Friday, August 1, 2014

Advocating for Your Child.

Without a doubt the most difficult thing I have had to learn (besides Excel QM) is how to advocate for my child. I have never been one to really question medical opinion, after all I am not a doctor, but recent events have caused me to pause and think twice. Jeremy was recently hospitalized with pneumonia and the events that occurred during his hospitalization led to this letter, written by yours truly, to the Patient Advocate at the medical facility (I have removed identifying information):

I am writing in regards to a recent experience I had with my son in the Multi-Service Unit. On Thurs, 3 July I took my son to the ER because of a cough and high temperature. He was diagnosed with Acute Pneumonia (validated by chest X-rays) and sent home on 4ml of amoxicillin and a tylenol/ ibuprofen regimen to keep the fever down. On Sat., 5 July my son woke with a fever and was eating very little and not drinking. I checked his temperature within the hour and it had spiked at 102.3. At that time I brought my son back to the ER because of the fever and I was concerned that he was exhibiting signs of hypoxia. At the ER he was given fluids and a higher strength tylenol that immediately brought his fever down. During this visit the ER doctor and the pediatric on-call doctor decided that Jeremy needed to stay for a night to be observed and see if he still showed signs of oxygen deprivation.

The following events occurred:

1. I observed and heard nurses directing technicians in training to come to his room because this could possibly be their only time seeing a "Down syndrome baby", and this would be good training for them.

2. We were told on the first night he was staying because of low oxygen saturation levels. The second night we received the same story, and it had been added that he needed to stay because he was exhibiting signs of failure-to-thrive (he is underweight). The third night we were told he needed to be on oxygen therefore we needed to stay. The fourth day he was weaned off oxygen and then for no reason he was put back on oxygen for the night (he showed no signs of hypoxia or had low oxygen saturations), that night we were told we needed to stay because his heart rate was low.

3. During our stay I was told that I needed to coordinate with the nutritionist at the treatment facility to discuss the reasons why he was underweight. I informed the nurses and doctors that his failure-to-thrive condition was not a new problem and was being addressed by his PCM-team at his normal medical facility and they could contact them to verify. My requests went unheard, instead I was told this nutritionist was who I needed to deal with. I also asked the nurses and doctors to contact his pediatric cardiologist about his low heart rate, the request went unheard. It was not until they day we were discharged she was finally called and asked for her opinion.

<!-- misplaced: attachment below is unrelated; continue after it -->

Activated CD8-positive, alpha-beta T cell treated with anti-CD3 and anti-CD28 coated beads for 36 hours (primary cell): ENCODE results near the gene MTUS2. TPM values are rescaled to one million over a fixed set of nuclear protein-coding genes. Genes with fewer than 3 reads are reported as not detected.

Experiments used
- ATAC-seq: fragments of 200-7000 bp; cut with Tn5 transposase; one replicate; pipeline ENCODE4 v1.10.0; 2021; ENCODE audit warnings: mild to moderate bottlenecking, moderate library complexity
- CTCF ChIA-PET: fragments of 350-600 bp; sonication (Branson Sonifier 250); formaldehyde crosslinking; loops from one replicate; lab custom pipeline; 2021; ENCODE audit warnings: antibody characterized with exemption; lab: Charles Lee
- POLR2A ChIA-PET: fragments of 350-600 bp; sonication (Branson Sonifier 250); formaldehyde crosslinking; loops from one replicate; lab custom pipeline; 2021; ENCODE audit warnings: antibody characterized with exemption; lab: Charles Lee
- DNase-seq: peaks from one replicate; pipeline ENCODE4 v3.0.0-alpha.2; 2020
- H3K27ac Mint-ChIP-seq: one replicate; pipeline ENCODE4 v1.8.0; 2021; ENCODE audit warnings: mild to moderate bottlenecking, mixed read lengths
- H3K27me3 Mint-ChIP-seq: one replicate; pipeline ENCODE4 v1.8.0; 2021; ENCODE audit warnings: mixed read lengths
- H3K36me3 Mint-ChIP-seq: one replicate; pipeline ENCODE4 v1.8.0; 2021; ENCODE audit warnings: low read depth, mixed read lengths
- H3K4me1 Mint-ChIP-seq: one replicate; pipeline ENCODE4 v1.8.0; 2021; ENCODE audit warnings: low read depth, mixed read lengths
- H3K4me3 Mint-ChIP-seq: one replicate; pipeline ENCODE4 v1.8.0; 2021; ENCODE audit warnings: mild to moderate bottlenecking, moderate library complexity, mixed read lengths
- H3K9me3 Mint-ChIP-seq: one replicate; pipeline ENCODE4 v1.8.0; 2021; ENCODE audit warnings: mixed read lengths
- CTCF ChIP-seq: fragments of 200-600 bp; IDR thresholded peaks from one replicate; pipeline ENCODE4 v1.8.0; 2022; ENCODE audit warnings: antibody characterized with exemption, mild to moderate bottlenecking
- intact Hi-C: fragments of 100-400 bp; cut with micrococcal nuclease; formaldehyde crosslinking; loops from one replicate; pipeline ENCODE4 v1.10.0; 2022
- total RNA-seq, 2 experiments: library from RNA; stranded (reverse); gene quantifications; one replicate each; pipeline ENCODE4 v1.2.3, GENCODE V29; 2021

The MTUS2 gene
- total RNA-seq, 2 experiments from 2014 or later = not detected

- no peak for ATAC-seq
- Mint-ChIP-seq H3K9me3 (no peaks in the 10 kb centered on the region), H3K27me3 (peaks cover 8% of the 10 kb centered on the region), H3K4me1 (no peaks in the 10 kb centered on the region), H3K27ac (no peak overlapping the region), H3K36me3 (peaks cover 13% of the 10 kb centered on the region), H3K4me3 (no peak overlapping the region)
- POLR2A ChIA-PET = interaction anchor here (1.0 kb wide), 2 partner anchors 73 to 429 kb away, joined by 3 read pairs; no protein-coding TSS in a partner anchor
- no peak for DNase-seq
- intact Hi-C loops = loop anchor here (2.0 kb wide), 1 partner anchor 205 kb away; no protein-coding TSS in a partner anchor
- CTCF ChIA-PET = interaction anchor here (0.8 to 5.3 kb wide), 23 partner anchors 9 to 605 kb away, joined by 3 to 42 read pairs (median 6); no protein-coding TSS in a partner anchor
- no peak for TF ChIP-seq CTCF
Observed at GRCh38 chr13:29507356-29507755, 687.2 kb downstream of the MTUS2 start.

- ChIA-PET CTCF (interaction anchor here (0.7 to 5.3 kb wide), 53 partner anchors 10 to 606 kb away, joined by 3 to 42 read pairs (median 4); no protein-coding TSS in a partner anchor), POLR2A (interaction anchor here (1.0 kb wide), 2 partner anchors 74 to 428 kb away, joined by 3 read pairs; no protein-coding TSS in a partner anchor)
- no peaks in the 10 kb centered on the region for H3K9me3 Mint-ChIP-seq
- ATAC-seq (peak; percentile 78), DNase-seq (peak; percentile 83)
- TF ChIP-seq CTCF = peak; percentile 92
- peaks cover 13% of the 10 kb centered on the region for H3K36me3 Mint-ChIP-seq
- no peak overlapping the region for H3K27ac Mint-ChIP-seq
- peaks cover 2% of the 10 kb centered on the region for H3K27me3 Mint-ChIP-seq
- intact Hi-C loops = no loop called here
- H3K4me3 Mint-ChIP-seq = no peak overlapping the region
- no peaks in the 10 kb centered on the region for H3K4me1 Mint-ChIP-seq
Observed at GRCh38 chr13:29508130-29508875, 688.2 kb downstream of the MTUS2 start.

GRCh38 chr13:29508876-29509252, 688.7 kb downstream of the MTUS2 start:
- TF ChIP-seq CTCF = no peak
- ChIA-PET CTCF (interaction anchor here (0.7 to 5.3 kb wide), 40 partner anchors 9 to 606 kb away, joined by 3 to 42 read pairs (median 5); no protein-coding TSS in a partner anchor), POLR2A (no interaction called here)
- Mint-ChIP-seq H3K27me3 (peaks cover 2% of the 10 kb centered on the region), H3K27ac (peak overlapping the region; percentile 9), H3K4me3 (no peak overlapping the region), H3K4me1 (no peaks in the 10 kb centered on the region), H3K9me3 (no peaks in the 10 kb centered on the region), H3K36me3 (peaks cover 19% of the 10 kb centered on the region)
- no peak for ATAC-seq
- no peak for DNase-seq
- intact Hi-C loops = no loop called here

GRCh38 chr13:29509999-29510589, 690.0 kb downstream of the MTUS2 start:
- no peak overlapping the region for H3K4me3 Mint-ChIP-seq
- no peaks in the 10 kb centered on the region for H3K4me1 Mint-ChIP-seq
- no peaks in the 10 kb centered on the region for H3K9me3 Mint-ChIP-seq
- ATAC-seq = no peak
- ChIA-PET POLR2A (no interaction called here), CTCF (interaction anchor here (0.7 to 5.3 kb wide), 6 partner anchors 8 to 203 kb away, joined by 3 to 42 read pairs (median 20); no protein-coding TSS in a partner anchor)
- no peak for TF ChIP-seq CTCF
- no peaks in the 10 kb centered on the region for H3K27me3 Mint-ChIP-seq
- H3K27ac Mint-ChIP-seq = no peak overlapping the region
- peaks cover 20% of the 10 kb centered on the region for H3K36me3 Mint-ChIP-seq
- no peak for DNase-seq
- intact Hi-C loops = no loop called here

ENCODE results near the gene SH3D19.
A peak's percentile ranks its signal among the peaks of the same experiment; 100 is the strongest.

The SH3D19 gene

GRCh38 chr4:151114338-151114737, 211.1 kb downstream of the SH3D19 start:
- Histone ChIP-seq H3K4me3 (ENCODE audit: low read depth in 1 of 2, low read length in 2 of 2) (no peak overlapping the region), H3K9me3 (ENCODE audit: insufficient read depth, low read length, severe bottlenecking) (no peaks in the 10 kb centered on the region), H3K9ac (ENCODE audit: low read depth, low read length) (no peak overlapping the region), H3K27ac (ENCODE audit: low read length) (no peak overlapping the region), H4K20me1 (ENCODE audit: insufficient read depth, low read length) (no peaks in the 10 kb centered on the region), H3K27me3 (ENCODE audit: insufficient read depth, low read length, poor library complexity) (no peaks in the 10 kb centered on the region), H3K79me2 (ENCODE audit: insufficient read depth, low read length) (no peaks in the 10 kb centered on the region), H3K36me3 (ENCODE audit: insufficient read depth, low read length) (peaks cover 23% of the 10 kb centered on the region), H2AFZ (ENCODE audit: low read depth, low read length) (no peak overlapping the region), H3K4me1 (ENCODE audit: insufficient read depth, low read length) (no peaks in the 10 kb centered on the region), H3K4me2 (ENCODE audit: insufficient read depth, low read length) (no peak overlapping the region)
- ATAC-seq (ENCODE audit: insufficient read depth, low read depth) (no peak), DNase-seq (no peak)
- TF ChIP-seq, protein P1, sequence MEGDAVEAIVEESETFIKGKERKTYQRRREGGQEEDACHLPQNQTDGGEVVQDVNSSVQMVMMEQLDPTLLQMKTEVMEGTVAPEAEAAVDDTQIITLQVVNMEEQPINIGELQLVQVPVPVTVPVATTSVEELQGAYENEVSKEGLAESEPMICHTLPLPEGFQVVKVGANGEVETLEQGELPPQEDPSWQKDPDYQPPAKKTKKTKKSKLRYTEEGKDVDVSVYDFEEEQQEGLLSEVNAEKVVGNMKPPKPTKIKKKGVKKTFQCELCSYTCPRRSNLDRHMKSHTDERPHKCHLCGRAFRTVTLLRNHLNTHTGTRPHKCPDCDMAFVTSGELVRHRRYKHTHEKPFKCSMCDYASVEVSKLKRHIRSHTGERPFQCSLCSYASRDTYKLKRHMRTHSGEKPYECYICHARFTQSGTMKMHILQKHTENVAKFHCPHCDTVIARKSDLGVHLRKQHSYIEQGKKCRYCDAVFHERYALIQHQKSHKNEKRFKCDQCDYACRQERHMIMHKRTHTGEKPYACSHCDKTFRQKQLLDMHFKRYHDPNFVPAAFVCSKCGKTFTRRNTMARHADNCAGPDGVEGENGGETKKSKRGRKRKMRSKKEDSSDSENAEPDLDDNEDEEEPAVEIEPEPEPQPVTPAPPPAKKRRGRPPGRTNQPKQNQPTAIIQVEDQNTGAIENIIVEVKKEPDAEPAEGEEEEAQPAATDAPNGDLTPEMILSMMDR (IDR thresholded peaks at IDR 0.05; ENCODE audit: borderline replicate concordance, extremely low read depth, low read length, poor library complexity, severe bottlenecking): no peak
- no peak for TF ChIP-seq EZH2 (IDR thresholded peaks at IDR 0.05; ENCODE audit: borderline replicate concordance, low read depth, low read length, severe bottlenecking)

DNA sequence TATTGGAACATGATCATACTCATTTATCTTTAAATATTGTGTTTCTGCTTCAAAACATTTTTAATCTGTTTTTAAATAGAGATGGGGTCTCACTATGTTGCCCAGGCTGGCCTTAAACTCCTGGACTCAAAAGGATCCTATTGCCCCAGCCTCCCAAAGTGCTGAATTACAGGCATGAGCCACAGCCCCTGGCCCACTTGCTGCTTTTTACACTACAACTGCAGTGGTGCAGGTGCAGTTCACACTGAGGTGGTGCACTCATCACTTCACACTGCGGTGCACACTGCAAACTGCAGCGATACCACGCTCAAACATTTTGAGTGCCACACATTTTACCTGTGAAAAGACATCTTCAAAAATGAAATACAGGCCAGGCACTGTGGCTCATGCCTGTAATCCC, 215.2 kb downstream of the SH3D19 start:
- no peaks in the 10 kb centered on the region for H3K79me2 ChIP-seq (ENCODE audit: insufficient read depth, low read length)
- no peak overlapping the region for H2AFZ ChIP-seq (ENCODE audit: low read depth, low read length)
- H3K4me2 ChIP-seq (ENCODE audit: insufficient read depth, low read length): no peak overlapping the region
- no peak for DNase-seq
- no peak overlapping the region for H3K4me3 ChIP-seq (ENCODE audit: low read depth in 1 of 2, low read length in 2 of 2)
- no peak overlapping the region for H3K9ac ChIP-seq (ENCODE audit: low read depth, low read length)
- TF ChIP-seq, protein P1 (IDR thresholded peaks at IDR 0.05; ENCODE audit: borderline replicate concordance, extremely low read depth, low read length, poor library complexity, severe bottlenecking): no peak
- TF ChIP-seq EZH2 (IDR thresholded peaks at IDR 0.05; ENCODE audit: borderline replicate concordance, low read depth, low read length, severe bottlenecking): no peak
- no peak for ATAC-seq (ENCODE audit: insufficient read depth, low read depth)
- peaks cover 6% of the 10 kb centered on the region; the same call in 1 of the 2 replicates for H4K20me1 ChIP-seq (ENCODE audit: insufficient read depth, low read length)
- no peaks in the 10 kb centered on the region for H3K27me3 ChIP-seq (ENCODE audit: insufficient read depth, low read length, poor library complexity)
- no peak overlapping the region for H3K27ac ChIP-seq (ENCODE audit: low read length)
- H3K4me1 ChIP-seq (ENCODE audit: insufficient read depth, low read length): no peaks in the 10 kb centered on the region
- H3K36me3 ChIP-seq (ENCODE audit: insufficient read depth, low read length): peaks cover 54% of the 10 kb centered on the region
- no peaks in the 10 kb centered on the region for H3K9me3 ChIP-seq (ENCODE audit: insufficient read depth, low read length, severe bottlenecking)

4. I was told at one point that he might possibly have leukemia because he had dots on his belly.

First, my son is not an exhibit. He is not "the Down syndrome child." He is a child WITH Down syndrome. He is also NOT a "training opportunity." I cannot stress enough that my child is not some guinea pig for technicians to earn their badges on. He is a human being who has very human emotions. When he is being poked by everyone because everyone should get their chance to try and get an IV in him, he will hurt and he will cry.

Second, my son is underweight. When I describe to nurses and doctors that this is not a new condition and it is not something they will fix in 4-days I expect to be heard. When I offer his team at his normal facility as a second opinion, I expect that offer to be taken seriously and for his team to be called. I also expect to be given the respect as his mother that I may actually have a clue what has happened medically with my son over 14-months.

Third, I expect to be told EXACTLY why we are staying at the hospital for numerous nights. To simply give (what appears to me) to be a new reason everyday for further observation does not offer me a transparent view of his condition. I also expect every-single-last-person who touches him to know EXACTLY what is going on with him. During our stay there was not a single nurse, doctor, or tech who was on the same page or had the same story.

Fourth, I expect outrageous claims like leukemia to be founded by actual medical evidence. To simply say these dots mean leukemia is an absolutely crazy and irresponsible thing to do to parents or patients.

Lastly, and this occurred yesterday and is why I am submitting this letter, I was told at a follow-up with Pulmonary at that Jeremy had actually experienced a collapsed lung due to the pneumonia. During our entire stay this was never made known to me or my husband. We were told he had acute pneumonia, possibly leukemia, low weight gain, low saturations, and a low heart rate... but never this.

We were finally discharged because ONE nurse actually asked me what I felt about my baby and how he was doing. She actually listened and actually spoke to the doctor and explained my concerns and desires. During the 5-day stay she was the only nurse to do so. I am not sure what course of action you will take, but I do feel some training is needed that addresses continuity with patient care, listening to patient's parents etc. about patient's medical history, and understanding that not every situation is a training opportunity. At the very least some discretion in using phrases like that could be utilized.

What I have learned from this experience is that I cannot sit back and let medical take the wheel. Hopefully incidents like these will be few and far between! At the end of the day - do not be afraid to advocate for your child! You may just save another family undue stress in the process!